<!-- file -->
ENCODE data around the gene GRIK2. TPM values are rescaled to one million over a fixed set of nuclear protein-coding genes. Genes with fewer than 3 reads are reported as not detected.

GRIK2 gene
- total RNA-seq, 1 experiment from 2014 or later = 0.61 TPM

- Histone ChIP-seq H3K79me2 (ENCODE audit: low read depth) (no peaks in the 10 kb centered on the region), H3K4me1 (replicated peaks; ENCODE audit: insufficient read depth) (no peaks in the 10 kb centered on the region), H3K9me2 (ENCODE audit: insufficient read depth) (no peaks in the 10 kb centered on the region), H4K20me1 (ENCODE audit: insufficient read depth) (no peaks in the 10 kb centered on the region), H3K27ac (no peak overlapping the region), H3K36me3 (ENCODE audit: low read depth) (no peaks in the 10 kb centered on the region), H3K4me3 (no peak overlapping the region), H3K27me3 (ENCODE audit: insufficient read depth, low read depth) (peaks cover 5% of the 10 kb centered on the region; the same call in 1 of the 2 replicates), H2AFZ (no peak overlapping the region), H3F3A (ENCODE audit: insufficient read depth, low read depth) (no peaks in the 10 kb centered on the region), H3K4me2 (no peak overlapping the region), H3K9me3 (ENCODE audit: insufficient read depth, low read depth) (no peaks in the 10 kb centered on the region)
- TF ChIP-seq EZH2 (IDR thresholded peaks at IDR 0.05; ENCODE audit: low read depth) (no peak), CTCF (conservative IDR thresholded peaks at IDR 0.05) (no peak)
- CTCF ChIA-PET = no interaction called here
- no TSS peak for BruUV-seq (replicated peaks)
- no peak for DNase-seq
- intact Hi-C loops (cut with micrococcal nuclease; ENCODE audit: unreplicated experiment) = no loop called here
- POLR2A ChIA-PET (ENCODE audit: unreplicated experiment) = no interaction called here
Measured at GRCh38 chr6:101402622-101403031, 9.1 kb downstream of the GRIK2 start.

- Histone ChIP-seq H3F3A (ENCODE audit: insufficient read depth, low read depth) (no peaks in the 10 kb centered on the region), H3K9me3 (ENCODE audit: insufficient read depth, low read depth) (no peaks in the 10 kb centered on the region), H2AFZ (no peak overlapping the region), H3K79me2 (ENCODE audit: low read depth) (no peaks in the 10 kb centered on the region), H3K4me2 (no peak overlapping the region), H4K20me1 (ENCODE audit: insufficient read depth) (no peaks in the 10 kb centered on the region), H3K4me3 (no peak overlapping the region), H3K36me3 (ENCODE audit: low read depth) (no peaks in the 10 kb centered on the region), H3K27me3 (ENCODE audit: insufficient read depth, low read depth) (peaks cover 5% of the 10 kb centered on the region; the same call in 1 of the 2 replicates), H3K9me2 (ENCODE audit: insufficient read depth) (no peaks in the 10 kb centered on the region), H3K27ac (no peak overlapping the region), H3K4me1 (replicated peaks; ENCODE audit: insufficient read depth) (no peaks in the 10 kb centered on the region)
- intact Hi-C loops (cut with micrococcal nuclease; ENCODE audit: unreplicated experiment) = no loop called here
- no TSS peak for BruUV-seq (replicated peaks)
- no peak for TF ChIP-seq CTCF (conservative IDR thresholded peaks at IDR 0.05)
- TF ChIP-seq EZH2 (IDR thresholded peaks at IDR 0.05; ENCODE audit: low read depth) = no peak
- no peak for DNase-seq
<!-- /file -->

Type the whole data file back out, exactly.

ENCODE data around the gene GRIK2. TPM values are rescaled to one million over a fixed set of nuclear protein-coding genes. Genes with fewer than 3 reads are reported as not detected.

GRIK2 gene
- total RNA-seq, 1 experiment from 2014 or later = 0.61 TPM

- Histone ChIP-seq H3K79me2 (ENCODE audit: low read depth) (no peaks in the 10 kb centered on the region), H3K4me1 (replicated peaks; ENCODE audit: insufficient read depth) (no peaks in the 10 kb centered on the region), H3K9me2 (ENCODE audit: insufficient read depth) (no peaks in the 10 kb centered on the region), H4K20me1 (ENCODE audit: insufficient read depth) (no peaks in the 10 kb centered on the region), H3K27ac (no peak overlapping the region), H3K36me3 (ENCODE audit: low read depth) (no peaks in the 10 kb centered on the region), H3K4me3 (no peak overlapping the region), H3K27me3 (ENCODE audit: insufficient read depth, low read depth) (peaks cover 5% of the 10 kb centered on the region; the same call in 1 of the 2 replicates), H2AFZ (no peak overlapping the region), H3F3A (ENCODE audit: insufficient read depth, low read depth) (no peaks in the 10 kb centered on the region), H3K4me2 (no peak overlapping the region), H3K9me3 (ENCODE audit: insufficient read depth, low read depth) (no peaks in the 10 kb centered on the region)
- TF ChIP-seq EZH2 (IDR thresholded peaks at IDR 0.05; ENCODE audit: low read depth) (no peak), CTCF (conservative IDR thresholded peaks at IDR 0.05) (no peak)
- CTCF ChIA-PET = no interaction called here
- no TSS peak for BruUV-seq (replicated peaks)
- no peak for DNase-seq
- intact Hi-C loops (cut with micrococcal nuclease; ENCODE audit: unreplicated experiment) = no loop called here
- POLR2A ChIA-PET (ENCODE audit: unreplicated experiment) = no interaction called here
Measured at GRCh38 chr6:101402622-101403031, 9.1 kb downstream of the GRIK2 start.

- Histone ChIP-seq H3F3A (ENCODE audit: insufficient read depth, low read depth) (no peaks in the 10 kb centered on the region), H3K9me3 (ENCODE audit: insufficient read depth, low read depth) (no peaks in the 10 kb centered on the region), H2AFZ (no peak overlapping the region), H3K79me2 (ENCODE audit: low read depth) (no peaks in the 10 kb centered on the region), H3K4me2 (no peak overlapping the region), H4K20me1 (ENCODE audit: insufficient read depth) (no peaks in the 10 kb centered on the region), H3K4me3 (no peak overlapping the region), H3K36me3 (ENCODE audit: low read depth) (no peaks in the 10 kb centered on the region), H3K27me3 (ENCODE audit: insufficient read depth, low read depth) (peaks cover 5% of the 10 kb centered on the region; the same call in 1 of the 2 replicates), H3K9me2 (ENCODE audit: insufficient read depth) (no peaks in the 10 kb centered on the region), H3K27ac (no peak overlapping the region), H3K4me1 (replicated peaks; ENCODE audit: insufficient read depth) (no peaks in the 10 kb centered on the region)
- intact Hi-C loops (cut with micrococcal nuclease; ENCODE audit: unreplicated experiment) = no loop called here
- no TSS peak for BruUV-seq (replicated peaks)
- no peak for TF ChIP-seq CTCF (conservative IDR thresholded peaks at IDR 0.05)
- TF ChIP-seq EZH2 (IDR thresholded peaks at IDR 0.05; ENCODE audit: low read depth) = no peak
- no peak for DNase-seq